Scoring your Credit - How's your FICO?
Since we live in an computer-driven world, it's not surprising that your ability to repay your mortgage loan comes down to a single number.
All the years you've been paying your various bills: your mortgage, vehicle payments, and credit card bills are analyzed, spindled and mutilated into a single indicator of whether you're likely to meet your future obligations.
All three major credit reporting agencies (Equifax, Experian and TransUnion) use a slightly different system to arrive at a credit score. The original FICO model was developed by Fair Isaac and Company.
Experian uses this model and calls its score FICO. Equifax's model, based on FICO, is called BEACON, while TransUnion, which also uses a slightly modified FICO, calls its score EMPIRICA. While each of the models considers a range of data available in your credit report, the differences aren't huge; all of the agencies use the following to build a score:
- Credit History - How long have you had credit?
- Payment History - Have you paid more than 30 days late?
- Balances on your Credit Cards - How many accounts do you hold, and how much do you owe?
- Inquiries on Your Credit - How many times have you had your credit checked for a loan?
Each of these factors is assigned a value and a weight. The result is one number. Credit scores can be as low as 300 and as high as 800. Higher is always better. Most home buyers in the current environment have a score above 620.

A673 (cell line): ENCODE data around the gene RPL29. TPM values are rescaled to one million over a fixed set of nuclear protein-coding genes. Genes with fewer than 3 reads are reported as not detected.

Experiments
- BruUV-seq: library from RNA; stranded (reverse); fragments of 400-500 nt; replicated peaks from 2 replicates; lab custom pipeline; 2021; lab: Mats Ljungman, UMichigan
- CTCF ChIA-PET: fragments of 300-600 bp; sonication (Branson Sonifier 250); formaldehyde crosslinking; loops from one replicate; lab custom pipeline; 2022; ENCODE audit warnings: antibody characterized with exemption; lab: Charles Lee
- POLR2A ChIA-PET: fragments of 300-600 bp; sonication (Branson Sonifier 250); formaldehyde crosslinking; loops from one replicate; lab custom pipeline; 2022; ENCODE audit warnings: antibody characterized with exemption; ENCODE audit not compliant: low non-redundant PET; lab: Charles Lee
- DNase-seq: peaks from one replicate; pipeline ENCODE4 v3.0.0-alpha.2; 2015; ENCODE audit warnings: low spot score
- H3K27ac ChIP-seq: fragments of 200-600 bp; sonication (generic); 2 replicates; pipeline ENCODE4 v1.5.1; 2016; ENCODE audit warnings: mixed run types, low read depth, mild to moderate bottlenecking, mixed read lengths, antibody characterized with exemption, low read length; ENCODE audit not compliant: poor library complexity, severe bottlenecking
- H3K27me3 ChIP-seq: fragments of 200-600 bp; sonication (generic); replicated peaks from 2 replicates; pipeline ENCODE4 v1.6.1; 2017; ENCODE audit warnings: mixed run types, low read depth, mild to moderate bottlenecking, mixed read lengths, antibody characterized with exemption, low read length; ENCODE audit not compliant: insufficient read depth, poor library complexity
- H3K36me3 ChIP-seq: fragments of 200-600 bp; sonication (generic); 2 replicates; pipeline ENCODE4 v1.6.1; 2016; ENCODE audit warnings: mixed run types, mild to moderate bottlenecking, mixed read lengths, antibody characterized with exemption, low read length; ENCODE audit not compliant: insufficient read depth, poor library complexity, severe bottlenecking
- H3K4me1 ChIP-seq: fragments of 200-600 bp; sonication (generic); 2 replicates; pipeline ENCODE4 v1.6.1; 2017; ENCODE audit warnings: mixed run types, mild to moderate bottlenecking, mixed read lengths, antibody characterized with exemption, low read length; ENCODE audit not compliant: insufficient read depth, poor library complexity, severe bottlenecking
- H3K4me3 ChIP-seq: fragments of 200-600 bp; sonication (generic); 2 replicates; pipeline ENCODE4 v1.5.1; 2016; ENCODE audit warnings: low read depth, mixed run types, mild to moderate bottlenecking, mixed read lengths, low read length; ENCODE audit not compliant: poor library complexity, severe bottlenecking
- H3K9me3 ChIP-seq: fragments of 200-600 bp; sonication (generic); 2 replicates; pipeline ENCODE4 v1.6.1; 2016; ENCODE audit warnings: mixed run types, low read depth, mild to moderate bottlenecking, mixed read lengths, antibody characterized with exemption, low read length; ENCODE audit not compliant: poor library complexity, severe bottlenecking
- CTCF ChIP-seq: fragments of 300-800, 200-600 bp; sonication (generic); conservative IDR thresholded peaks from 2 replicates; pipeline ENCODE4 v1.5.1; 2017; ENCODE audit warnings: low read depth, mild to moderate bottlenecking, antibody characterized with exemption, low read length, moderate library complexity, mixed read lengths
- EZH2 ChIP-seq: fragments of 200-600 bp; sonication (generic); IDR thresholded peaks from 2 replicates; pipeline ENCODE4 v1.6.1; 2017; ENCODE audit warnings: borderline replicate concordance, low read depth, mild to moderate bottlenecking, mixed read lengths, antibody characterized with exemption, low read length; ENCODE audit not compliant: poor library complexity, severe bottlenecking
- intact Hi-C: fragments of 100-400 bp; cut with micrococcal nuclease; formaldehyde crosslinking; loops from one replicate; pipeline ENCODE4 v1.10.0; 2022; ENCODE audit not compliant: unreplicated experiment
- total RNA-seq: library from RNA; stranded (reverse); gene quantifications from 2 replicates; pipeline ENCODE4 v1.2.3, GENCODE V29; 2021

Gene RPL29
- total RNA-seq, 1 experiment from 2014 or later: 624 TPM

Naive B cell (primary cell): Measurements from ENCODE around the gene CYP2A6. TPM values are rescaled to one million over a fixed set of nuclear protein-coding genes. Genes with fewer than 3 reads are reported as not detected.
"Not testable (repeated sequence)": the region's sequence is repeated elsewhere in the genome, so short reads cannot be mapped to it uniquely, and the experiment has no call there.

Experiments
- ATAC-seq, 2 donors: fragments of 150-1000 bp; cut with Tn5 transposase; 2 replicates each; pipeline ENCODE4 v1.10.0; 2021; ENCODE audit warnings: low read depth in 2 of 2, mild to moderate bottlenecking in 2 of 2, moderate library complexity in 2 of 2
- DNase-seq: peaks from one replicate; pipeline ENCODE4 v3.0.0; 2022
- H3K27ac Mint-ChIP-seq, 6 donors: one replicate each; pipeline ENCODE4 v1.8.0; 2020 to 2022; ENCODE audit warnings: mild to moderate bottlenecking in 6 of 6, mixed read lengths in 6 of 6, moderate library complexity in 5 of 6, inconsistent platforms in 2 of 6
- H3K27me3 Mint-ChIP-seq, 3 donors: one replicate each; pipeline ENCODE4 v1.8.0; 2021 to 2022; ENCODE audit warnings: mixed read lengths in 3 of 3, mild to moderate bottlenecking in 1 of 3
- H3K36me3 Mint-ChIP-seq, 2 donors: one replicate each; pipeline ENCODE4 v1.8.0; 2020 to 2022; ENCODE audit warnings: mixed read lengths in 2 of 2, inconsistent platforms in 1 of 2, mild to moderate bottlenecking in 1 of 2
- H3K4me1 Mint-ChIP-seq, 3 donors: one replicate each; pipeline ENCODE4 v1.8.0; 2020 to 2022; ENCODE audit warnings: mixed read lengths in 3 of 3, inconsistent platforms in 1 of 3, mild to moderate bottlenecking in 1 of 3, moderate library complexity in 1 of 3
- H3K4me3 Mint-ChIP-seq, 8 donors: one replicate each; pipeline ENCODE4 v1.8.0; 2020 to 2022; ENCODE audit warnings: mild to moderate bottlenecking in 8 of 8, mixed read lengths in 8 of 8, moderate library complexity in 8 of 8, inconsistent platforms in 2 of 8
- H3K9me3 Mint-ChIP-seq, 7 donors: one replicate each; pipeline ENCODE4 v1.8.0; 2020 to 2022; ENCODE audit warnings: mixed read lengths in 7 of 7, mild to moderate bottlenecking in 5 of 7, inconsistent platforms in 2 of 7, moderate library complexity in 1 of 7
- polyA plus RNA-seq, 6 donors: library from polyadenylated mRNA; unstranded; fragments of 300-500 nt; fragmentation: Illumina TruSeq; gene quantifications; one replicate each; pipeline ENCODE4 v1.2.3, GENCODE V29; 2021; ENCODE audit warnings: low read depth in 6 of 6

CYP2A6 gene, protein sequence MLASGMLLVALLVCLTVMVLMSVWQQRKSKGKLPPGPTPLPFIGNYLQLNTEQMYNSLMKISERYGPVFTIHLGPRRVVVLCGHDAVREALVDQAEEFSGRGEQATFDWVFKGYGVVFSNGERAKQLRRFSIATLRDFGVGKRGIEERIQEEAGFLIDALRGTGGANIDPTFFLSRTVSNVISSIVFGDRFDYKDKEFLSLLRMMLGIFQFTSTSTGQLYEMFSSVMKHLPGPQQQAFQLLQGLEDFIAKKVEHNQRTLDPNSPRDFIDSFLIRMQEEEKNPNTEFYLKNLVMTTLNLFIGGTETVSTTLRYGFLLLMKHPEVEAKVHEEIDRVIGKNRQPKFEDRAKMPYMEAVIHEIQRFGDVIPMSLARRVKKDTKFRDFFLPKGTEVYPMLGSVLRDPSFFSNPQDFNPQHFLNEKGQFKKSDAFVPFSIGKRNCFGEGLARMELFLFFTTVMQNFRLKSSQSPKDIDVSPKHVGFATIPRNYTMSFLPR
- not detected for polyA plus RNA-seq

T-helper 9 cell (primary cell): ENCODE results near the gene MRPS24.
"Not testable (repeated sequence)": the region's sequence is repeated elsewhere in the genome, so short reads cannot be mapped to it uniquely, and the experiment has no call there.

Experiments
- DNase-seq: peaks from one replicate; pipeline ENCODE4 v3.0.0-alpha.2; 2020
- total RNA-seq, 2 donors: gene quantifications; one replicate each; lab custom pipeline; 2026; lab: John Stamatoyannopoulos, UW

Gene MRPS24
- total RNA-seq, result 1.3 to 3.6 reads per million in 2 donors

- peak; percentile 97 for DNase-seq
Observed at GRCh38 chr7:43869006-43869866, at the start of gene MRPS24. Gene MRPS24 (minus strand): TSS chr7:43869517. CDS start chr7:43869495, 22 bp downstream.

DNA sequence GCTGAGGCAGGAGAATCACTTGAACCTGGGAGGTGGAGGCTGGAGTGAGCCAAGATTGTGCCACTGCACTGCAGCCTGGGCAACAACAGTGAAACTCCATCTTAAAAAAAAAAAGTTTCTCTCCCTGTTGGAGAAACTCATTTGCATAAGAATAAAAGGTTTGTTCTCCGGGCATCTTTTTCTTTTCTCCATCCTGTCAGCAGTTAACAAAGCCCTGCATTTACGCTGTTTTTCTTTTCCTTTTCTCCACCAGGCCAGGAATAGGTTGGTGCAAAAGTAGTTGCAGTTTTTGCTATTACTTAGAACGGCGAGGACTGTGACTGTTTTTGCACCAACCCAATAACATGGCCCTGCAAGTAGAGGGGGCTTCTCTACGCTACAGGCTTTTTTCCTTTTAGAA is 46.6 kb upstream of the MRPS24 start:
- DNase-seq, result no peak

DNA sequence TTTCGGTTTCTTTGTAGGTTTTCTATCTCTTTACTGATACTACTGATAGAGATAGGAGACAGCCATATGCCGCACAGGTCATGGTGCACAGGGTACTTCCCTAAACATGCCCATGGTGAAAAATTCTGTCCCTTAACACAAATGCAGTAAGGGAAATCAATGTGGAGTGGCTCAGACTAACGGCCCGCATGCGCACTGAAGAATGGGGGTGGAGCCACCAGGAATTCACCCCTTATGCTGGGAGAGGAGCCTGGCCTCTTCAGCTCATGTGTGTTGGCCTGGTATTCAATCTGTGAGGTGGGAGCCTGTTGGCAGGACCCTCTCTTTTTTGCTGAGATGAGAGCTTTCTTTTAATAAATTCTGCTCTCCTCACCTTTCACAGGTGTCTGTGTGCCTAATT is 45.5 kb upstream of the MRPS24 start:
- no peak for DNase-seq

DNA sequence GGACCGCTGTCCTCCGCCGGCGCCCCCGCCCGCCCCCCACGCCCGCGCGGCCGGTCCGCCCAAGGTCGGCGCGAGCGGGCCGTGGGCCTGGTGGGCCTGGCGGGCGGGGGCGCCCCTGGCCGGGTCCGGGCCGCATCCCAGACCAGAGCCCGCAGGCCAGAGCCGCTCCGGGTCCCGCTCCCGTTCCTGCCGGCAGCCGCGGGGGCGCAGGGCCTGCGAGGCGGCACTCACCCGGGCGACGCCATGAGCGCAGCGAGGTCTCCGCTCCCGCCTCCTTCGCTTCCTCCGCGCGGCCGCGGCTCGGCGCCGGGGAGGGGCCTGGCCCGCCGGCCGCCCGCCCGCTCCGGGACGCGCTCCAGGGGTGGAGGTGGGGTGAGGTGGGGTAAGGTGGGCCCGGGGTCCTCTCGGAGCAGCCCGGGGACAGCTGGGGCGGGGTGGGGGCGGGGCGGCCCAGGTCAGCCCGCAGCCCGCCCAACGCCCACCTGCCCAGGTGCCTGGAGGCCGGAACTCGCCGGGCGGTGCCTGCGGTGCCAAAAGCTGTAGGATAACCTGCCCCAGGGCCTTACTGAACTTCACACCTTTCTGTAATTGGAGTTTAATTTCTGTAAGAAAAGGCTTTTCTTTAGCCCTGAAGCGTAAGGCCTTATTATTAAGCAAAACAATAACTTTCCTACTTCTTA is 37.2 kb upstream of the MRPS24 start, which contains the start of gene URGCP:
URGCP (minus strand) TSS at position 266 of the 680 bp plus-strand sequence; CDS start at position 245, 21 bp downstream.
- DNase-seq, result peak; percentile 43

Not just for qualifying
Did you know? Credit scores are used for more than just determining whether or not you qualify for a mortgage. Lenders give lower interest rates to individuals with higher scores.
Improving your score
Is it possible to improve your FICO score? Since the score is based on your lifelong credit history, it's difficult to make a significant improvement in the score with quick fixes. (Of course you can and should appeal incorrect items on your credit report.)
Know your FICO score
Before you can improve your credit score, you have to get your score and make certain that the credit reports from each agency are correct. Fair Isaac, the company that invented the first FICO credit score, sells scores on its website: myFICO.com. It's inexpensive to quickly get your FICO from all three reporting agencies, along with your credit report. Also available are helpful information and tools that help you analyze what actions might have the greatest impact on your FICO score.
You can get a free credit report once per year from the three major credit reporting agencies at AnnualCreditReport.com. While this report does not include a free credit score, the cost to "upgrade" your report to include a credit score is very reasonable.
Now that you have all the facts, you will be a more informed consumer and you'll be better positioned to get the most favorable mortgage.
Curious about your credit score? Give us a call: 978-422-2311.